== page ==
Ten years ago, people went to one or two websites when looking for a product, and made a decision based on that information. Today, however, the information available about products is almost endless. Without practically limitless data online, customer reviews, and countless vendors to purchase from, the purchasing power is in the customer’s hands more than ever before. In the past, companies had more power to convince and reason with customers with regards to purchases. Sales people were trusted, and a speaking to a company directly was considered a logical step in making a purchase. Today, however, customers are able to locate most of this information before ever speaking with the company. This makes sales and outreach more difficult for companies; how do you sell to a customer who already has all of the facts? Thus, marketing to our customers is more difficult than it once was. Traditional strategies like cold calls, cold emails, snail mail, and trade shows have much less of an impact. The bad news for marketers is that much of their campaign budgets are going to waste. The good news is that there is an entire set of new strategies available for marketers who want to get an edge over the competition. Here are a few of the strategies and ideas to keep in mind in order to pivot our marketing strategies so that they stay effective even with the change in customer behavior.
- Always provide value
It’s difficult to get your sales pitch heard from a customer who isn’t interested. If someone isn’t interested in buying your product in the first place, they’re not likely to want to sit through your presentation or speech. Customer’s attention spans are also shorter; people are dong ten things at once and certainly don’t have the time to listen to your thoughts. This is where adding value comes in handy. If you can present your target audience with a token of value–maybe it’s a free item, a piece of information, or even an interesting or funny video, they will be more likely to engage with you. Don’t focus on executing the sale right off the bat; focus on establishing a line of communication with your customer. If you can start a dialogue with your customer then a sale can follow naturally. Adding value is a great starting point. Rather than interrupting someone’s dinner by cold calling them and immediately pitching them your product, consider taking a softer approach. Everyone appreciates value, including your customers.
- Use content
It’s more much difficult to hear yourself heard amongst today’s marketers on social media. There is a seemingly endless influx of ads, marketing content, and other noise that floods our Twitter newsfeeds and covers our Facebook home pages. To get yourself seen amongst the crowd, be unique. Be interesting, genuine, and captivating. Don’t be obsessed with merely promoting your promoting your product; be obsessed with engaging your customers. Never forget that engagement comes first – purchasing comes second.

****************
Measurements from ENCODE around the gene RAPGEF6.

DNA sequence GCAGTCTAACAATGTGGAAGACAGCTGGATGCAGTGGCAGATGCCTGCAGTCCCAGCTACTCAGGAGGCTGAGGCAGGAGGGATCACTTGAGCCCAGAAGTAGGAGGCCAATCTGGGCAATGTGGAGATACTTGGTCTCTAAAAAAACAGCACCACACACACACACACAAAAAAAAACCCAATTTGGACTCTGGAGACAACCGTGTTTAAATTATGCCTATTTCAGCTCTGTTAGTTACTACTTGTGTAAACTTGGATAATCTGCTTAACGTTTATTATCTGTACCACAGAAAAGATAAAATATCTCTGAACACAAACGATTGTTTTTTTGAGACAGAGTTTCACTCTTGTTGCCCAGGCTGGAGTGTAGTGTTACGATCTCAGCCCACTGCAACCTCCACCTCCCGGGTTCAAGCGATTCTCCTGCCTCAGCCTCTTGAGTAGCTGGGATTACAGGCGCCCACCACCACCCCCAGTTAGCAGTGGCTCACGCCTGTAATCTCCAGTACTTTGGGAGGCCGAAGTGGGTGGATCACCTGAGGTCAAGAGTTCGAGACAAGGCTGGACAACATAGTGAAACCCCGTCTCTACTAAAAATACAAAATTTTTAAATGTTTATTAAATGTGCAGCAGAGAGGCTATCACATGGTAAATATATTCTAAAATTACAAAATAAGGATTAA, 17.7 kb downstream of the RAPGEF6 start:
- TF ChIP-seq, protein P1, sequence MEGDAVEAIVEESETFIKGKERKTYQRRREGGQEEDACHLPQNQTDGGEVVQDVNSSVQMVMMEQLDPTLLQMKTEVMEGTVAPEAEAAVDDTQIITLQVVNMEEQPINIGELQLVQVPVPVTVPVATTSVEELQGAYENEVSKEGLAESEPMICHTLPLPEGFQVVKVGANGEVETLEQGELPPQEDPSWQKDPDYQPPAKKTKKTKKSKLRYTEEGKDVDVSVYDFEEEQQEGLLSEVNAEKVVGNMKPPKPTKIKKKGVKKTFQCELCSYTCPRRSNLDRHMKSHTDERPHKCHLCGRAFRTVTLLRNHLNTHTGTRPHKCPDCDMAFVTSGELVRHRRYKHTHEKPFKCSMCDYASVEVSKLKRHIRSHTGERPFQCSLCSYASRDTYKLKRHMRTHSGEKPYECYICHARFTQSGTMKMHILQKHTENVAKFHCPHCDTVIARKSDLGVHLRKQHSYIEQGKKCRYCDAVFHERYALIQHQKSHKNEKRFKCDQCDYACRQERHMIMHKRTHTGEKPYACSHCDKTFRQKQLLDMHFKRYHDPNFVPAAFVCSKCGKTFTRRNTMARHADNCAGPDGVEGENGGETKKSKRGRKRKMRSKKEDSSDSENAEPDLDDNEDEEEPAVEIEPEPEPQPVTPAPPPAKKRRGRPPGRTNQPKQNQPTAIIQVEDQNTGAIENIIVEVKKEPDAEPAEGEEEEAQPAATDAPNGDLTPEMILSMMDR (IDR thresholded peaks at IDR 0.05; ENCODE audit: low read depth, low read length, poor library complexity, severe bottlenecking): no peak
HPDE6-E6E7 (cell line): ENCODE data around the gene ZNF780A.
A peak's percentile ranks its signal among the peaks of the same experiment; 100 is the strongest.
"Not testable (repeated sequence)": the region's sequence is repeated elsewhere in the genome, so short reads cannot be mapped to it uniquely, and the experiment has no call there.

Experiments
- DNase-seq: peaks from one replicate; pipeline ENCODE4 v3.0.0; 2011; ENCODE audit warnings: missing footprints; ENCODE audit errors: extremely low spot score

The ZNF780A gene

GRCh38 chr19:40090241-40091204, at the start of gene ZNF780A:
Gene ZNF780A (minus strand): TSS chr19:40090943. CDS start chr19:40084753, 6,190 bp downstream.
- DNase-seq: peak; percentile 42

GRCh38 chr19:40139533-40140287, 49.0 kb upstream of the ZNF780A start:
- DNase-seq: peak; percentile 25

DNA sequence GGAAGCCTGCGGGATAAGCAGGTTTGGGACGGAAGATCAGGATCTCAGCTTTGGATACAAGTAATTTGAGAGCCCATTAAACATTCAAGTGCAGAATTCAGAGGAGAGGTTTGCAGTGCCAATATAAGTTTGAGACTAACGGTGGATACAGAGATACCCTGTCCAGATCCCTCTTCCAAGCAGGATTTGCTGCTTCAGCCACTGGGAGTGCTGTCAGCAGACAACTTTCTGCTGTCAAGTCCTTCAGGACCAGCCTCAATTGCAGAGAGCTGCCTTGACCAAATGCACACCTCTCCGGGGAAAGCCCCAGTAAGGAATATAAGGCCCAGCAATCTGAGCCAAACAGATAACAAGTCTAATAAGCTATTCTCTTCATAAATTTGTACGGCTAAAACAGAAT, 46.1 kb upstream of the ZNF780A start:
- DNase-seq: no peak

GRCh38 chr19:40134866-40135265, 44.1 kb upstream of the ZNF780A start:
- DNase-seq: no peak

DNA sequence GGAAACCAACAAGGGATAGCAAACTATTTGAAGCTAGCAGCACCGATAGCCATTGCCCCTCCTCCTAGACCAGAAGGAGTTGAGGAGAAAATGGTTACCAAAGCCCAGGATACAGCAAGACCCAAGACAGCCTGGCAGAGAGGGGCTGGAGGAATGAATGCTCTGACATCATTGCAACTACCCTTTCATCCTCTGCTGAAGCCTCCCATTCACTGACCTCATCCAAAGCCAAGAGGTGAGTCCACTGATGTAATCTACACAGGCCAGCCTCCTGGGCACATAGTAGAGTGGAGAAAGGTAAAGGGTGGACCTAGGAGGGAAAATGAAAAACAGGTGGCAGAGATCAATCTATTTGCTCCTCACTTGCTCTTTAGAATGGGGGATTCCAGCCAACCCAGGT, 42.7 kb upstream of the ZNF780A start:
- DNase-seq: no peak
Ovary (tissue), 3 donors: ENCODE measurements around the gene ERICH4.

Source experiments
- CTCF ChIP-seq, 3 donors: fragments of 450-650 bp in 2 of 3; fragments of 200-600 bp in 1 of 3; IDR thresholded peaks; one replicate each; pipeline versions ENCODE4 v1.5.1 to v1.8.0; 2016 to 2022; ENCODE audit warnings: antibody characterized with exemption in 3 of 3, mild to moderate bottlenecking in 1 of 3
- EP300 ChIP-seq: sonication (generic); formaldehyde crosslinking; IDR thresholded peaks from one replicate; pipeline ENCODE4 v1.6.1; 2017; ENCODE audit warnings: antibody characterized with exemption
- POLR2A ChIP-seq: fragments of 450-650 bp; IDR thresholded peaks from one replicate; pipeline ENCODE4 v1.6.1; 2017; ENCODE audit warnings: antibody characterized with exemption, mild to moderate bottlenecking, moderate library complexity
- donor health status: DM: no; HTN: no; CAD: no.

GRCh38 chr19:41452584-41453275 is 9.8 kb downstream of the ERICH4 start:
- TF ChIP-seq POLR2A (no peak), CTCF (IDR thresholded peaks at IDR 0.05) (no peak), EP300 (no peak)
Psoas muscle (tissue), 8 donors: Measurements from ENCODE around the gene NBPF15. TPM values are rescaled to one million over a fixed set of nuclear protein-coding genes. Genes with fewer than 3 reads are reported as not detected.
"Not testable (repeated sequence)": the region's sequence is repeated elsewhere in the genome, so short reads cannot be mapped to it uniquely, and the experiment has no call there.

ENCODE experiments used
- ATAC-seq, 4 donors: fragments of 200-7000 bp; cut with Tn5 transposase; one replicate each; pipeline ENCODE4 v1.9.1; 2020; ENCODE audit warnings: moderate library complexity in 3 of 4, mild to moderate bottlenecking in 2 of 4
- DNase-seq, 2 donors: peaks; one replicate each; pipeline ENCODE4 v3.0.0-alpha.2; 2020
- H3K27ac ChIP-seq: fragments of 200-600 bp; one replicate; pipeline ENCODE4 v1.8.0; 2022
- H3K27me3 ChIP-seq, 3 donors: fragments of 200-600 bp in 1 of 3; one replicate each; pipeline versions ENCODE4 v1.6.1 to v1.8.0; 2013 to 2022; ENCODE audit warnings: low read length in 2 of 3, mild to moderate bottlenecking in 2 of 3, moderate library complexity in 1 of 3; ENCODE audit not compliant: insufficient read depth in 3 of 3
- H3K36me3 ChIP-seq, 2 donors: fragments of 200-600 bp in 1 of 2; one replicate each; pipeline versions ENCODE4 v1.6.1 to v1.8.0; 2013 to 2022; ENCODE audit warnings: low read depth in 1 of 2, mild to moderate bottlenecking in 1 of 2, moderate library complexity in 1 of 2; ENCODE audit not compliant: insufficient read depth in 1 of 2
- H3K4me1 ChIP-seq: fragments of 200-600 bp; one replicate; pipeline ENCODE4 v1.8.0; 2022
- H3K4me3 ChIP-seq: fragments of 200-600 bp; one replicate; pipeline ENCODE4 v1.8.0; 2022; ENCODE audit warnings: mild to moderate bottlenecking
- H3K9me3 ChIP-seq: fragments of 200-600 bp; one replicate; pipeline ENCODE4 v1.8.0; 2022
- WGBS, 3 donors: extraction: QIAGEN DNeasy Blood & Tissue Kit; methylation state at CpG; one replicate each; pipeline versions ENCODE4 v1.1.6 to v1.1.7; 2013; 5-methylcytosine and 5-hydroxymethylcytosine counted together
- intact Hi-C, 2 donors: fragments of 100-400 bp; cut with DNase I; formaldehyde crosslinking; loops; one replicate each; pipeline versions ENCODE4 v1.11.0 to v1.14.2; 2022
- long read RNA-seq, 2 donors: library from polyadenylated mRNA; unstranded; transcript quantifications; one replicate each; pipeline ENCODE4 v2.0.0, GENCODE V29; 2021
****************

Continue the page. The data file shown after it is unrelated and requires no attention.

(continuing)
- Use multiple channels
People and customers operate in a multi-channel world, and your marketing should too. Old marketing techniques that utilize email and calls exclusively are obsolete. Make sure to leverage LinkedIn, Twitter, Facebook, and other channels to reach customers.
- Use Analytics
The best way to achieve the highest ROI on your marketing campaigns is to examine the data. Make sure to examine the most impactful, relevant KPI’s to determine the direct impact that your campaign is having. This way you will be able to test whether certain ads, blog posts, or content are generating real traffic and driving purchases. Without analytics you are essentially shooting in the dark.
- Look at SEO
If you want your customers to see you, then you need to be seen. People don’t sift through the paper anymore to look at ads or evaluate products; people look online. Thus, your SEO is critical for customer outreach and acquisition. Focusing on using keywords in the right places, leveraging the right outlets, and connecting back to your homepage are good ways to start with SEO.
- Focus on the customer
At the end of the day, your focus should not be on your product: it should be on your customer. Make sure to market and sell based on the specific needs of the customer–not just your needs as a company. Allow your marketing campaign to be swayed based on insight you gather from your potential buyers.